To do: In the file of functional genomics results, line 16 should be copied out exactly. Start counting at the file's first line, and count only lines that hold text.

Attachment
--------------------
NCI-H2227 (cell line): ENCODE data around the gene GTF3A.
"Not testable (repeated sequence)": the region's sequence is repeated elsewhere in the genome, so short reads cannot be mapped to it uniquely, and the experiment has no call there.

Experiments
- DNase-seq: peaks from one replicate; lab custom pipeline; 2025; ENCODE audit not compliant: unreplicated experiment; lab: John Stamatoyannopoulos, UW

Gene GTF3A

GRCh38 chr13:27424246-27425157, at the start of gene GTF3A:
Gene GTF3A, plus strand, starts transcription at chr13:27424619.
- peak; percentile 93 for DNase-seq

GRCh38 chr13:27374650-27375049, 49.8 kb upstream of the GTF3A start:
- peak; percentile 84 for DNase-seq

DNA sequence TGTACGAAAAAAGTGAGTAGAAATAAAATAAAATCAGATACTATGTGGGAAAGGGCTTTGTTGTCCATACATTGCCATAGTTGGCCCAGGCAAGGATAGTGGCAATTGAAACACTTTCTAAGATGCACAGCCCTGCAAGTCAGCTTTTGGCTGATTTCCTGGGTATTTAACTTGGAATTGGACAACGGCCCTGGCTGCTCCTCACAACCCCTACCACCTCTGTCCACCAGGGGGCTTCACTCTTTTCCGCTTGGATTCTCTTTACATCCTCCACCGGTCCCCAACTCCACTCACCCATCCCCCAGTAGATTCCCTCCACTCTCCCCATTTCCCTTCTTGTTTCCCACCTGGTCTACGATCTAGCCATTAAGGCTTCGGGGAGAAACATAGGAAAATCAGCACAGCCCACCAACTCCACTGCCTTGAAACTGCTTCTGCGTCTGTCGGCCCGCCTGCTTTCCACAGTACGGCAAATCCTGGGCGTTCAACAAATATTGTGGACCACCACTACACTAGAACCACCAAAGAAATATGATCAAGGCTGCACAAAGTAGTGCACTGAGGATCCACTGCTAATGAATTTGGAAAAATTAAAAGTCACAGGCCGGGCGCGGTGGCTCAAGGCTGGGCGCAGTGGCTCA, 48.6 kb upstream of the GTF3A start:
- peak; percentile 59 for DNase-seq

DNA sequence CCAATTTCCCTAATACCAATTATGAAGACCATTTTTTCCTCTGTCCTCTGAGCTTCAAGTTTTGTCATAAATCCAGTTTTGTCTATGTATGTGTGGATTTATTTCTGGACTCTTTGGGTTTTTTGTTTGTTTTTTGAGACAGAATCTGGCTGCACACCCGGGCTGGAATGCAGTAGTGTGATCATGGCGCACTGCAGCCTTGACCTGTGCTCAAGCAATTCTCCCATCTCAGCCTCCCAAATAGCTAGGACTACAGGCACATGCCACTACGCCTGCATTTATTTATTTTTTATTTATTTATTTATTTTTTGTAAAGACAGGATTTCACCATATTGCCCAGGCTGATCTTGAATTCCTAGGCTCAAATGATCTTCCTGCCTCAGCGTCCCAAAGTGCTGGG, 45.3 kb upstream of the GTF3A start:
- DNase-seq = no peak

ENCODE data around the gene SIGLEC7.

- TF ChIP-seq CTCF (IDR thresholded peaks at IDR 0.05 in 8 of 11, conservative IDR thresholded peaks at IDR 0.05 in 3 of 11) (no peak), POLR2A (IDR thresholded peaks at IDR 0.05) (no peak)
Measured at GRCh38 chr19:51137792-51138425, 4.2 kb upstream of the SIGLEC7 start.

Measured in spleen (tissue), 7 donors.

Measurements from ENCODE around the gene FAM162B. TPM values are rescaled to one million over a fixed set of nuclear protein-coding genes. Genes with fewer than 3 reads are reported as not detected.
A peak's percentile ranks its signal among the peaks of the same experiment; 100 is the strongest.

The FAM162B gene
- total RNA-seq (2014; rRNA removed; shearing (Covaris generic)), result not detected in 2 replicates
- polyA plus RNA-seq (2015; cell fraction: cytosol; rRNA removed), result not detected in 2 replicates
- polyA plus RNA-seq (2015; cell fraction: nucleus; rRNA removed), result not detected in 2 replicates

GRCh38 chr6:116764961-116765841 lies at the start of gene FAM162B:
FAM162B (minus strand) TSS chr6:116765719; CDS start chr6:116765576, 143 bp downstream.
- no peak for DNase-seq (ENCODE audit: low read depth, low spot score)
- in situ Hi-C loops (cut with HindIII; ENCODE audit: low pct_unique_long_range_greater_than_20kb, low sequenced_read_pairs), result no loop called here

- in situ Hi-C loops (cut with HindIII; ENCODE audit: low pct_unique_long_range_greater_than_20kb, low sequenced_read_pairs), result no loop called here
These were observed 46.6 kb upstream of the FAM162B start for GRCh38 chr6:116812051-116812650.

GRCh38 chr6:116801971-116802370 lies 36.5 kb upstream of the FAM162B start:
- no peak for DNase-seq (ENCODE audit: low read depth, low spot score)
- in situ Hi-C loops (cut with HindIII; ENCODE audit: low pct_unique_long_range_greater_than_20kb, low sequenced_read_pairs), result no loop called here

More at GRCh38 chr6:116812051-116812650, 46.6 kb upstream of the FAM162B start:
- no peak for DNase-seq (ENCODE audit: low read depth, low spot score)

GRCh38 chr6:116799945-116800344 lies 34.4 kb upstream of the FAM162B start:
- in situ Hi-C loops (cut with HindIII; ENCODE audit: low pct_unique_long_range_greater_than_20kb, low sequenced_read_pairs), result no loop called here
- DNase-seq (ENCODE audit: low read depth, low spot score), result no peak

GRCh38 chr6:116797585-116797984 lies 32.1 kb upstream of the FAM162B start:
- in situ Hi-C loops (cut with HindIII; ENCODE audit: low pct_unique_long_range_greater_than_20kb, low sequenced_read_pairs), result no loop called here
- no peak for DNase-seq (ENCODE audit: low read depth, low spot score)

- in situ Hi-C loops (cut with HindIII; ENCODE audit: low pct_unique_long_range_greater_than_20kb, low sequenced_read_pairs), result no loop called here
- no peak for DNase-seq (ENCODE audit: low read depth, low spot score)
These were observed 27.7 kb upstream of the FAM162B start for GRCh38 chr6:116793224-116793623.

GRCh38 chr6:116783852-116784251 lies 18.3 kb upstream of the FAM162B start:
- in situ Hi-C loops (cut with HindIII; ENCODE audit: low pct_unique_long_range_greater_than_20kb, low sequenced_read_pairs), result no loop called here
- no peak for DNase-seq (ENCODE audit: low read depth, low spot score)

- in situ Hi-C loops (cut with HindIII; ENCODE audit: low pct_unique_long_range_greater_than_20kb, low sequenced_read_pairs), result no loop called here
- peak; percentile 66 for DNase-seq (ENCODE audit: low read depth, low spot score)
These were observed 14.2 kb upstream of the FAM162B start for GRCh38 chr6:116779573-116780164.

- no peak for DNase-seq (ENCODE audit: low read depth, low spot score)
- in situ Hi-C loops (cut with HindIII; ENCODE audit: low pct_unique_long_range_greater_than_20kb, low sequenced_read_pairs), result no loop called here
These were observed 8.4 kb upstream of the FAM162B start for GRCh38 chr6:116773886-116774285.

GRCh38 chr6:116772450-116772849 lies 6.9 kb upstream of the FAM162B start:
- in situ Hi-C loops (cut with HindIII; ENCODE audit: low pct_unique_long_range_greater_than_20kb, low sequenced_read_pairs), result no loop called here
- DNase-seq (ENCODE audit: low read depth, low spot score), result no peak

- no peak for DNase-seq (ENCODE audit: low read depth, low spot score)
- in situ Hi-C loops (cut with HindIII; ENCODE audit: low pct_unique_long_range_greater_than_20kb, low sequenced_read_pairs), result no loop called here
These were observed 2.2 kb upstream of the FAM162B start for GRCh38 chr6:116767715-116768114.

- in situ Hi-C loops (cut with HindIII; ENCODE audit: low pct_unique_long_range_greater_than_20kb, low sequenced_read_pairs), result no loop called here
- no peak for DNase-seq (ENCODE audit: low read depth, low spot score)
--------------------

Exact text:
- TF ChIP-seq CTCF (IDR thresholded peaks at IDR 0.05 in 8 of 11, conservative IDR thresholded peaks at IDR 0.05 in 3 of 11) (no peak), POLR2A (IDR thresholded peaks at IDR 0.05) (no peak)